Ohio State Buckeyes

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Wednesday’s Things to Know: Buckeye guards star, Marquette comes back and LSU loses to VCU

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There were top-25 teams in action, the Gavitt Games rolled on and there was something of an awkward homecoming in Richmond.

Here are the most important things you need to know from the action around the country Wednesday.

Ohio State’s guards can elevate the Buckeyes

When we talk about Ohio State, we inevitably start with the Buckeyes’ frontcourt. And with good reason. Kaleb Wesson is a hulking 6-foot-9, 270-pound throwback double-double machine. He’s the type of player we just don’t see as often anymore up front, and as such, few teams have a true counter for him.

What we saw Wednesday in the Buckeyes’ 76-51 dismantling of Villanova, though, was that Chris Holtmann’s guards might hold the key to success in Columbus this season. If nothing else, they certainly opened a lot of eyes against the Wildcats.

Duane Washington Jr (14), Luther Muhammad (11), D.J. Carter (11) and CJ Walker (10) all scored in double-figures while Walker had seven assists, Washington had five rebounds and Carton had five rebounds and five assists. That’s on top of Wesson doing Wesson things like recording 10 points, 11 rebounds, four blocks and three assists.

If the Buckeyes’ guards can give them this kind of production, it’s really not much of a leap to consider this team a serious threat to Michigan State in the Big Ten, and maybe even a bigger contender nationally than we’ve given them credit for this preseason. The team that took apart Villanova on Wednesday night looked like a team that could make it to Atlanta in April. It was that complete a performance.

It’s easy to draw a line from this Ohio State performance against Villanova to Michigan’s last year against Jay Wright’s team, which took a 27-point L to John Beilein last November. The ‘Cats ultimately bounced back and found their stride, but that lopsided result probably said more about how good that Wolverines team was as they eventually went on to secure a 2-seed in the NCAA tournament.

Can the Buckeyes replicate that path? That question is probably best answered with another – can their guards replicate the night they had against Villanova?

Marquette erases 18-point deficit to beat Purdue

Marquette is one of the country’s biggest question marks. There were a few fleeting moments last spring when they looked like a national title contender when Markus Howard decided to return to school, but the Golden Eagles were flung into the “mystery” category after the Hauser brothers decided to bolt, leaving Marquette with an interesting albeit uncertain roster.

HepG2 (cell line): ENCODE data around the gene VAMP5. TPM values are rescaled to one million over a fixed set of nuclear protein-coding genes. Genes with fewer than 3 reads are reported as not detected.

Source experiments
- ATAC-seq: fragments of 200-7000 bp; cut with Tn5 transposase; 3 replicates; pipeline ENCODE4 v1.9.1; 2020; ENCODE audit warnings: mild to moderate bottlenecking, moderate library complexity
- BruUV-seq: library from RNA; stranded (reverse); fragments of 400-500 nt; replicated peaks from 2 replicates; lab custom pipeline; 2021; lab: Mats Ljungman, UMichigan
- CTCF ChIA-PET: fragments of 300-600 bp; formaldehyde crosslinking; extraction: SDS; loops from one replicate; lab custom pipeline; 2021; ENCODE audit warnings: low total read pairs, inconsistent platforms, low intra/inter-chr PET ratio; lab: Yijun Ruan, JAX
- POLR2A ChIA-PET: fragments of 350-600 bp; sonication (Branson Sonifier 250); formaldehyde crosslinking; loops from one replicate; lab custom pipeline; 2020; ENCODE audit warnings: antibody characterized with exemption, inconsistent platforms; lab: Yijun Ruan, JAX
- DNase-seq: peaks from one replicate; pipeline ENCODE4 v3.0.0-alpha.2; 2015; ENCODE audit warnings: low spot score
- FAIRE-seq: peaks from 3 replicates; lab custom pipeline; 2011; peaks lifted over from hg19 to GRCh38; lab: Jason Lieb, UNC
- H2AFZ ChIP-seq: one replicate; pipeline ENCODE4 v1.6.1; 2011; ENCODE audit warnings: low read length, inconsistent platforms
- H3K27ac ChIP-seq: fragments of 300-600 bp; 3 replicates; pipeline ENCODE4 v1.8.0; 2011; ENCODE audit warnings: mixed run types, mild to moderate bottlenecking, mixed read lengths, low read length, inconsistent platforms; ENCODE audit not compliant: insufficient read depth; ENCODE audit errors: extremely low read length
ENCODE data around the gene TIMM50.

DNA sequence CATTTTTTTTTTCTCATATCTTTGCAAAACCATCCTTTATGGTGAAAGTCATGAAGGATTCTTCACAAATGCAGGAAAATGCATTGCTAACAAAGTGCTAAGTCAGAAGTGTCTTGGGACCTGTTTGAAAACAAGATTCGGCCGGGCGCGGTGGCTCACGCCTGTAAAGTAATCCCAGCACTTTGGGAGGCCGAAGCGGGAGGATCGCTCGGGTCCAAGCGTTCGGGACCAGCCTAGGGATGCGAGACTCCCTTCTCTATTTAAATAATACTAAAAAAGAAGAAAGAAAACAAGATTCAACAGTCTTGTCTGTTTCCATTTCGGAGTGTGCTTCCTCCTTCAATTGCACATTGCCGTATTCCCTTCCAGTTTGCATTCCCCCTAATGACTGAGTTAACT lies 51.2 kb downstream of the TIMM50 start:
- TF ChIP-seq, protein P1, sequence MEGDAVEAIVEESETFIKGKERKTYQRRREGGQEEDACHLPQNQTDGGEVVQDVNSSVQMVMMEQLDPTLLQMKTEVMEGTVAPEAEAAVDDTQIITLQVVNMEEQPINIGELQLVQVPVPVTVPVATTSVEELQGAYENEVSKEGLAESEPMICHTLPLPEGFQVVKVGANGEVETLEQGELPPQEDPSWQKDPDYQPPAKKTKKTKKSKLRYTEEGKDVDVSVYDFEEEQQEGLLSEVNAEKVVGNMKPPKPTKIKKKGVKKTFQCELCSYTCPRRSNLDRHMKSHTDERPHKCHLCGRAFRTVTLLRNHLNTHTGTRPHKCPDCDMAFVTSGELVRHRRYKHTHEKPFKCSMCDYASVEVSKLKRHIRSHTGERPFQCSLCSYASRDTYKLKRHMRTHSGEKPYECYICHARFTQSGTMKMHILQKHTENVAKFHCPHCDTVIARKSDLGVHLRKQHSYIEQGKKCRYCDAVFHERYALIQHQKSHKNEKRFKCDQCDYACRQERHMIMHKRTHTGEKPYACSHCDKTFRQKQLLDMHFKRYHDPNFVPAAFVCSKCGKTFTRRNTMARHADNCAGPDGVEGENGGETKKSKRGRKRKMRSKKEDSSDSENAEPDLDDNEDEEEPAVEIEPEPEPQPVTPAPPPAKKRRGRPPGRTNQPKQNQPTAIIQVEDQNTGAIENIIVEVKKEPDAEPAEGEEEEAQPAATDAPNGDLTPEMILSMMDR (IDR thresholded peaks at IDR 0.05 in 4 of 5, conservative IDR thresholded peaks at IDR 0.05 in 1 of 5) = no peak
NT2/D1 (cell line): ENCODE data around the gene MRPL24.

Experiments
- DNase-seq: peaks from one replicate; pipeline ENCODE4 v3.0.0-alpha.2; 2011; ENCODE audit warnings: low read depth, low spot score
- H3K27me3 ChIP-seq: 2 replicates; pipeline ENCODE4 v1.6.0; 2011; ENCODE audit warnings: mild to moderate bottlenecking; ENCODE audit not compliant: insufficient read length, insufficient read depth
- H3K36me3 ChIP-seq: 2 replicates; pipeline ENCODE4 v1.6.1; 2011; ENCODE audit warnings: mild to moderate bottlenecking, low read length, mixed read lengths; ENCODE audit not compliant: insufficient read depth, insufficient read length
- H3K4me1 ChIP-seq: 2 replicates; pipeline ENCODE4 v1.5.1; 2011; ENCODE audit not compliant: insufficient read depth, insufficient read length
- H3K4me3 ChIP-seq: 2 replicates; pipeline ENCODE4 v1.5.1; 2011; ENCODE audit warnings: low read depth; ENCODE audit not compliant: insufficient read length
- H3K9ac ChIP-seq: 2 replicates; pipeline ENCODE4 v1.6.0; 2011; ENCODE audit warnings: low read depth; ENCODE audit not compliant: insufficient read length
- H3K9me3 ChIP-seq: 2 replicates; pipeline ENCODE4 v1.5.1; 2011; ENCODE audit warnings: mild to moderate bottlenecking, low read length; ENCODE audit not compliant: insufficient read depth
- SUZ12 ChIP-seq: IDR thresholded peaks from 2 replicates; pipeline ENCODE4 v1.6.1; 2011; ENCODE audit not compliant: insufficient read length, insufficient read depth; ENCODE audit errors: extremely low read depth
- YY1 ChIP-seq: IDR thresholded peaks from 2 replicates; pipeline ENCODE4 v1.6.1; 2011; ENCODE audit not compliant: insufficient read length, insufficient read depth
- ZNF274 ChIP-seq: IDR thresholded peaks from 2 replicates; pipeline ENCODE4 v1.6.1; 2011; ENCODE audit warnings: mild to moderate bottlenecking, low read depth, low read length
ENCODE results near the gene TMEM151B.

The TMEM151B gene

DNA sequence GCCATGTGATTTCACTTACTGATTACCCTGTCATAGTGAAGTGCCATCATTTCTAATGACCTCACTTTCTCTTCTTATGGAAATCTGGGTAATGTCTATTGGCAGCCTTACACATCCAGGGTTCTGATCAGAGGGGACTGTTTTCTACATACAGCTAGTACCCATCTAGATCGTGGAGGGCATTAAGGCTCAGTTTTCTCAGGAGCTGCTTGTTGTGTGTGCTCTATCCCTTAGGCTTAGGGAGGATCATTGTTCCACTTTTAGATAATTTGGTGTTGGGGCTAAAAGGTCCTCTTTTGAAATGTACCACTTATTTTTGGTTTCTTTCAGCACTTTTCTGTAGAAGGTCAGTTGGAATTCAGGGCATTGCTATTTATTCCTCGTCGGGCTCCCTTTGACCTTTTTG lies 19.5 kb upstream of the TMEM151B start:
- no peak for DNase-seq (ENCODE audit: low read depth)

Steve Wojciechowski’s team looked like it answered some questions Wednesday, coming from 18 behind to defeat Purdue, 65-55, in Milwaukee.

Howard was his dynamic self with 18 points, four rebounds and three assists on 6 of 12 shooting, but it was the play of Kobe McEwen that is perhaps the most promising. The Utah State transfer went for 23 points, five rebounds, four assists and a steal to help Marquette claw back and win the game.

Marquette needs McEwen to be that productive this season as an offensive second option as defenses do everything they can to try to bottle up Howard. If McEwen can not only be a viable No. 2 but make teams truly pay for throwing the kitchen sink at Howard defensively, Marquette can be closer to that upper-echelon Big East team we thought they might be last spring rather than the enigma they became this summer.

Purdue, meanwhile, saw its offense implode, shooting 33.9 percent from the floor and 25 percent from 3-point range. Given the departures from last year’s team, offense is understandably a work in progress, though that progression looked stalled in a second half in which Matt Painter’s team scored just 17 points – while buckling defensively, giving up 40 to Marquette.

Will Wade loses to his former school

As a program that sends many of its coaches on to bigger stages and brighter lights, VCU has figured out quite a few ways to make their status as a stepping stone to their advantage. First off, it’s an attractive job for talented coaches because of the track record. A smaller, but interesting, way the Rams have maneuvered is to work into the coaches’ contract that if they leave for another gig, they have to bring that team back to Richmond.

That’s why LSU and Will Wade were in town Wednesday, taking a 84-82 loss. If they hadn’t, Wade would have owed VCU $250,000.

That bit of info turned out to be at least a little funny, given that a few VCU students dressed up as FBI agents as an allusion to reports that Wade was caught on a wiretap discussing a “strong-ass offer” to a recruit as part of the federal government’s investigation into corruption into college basketball.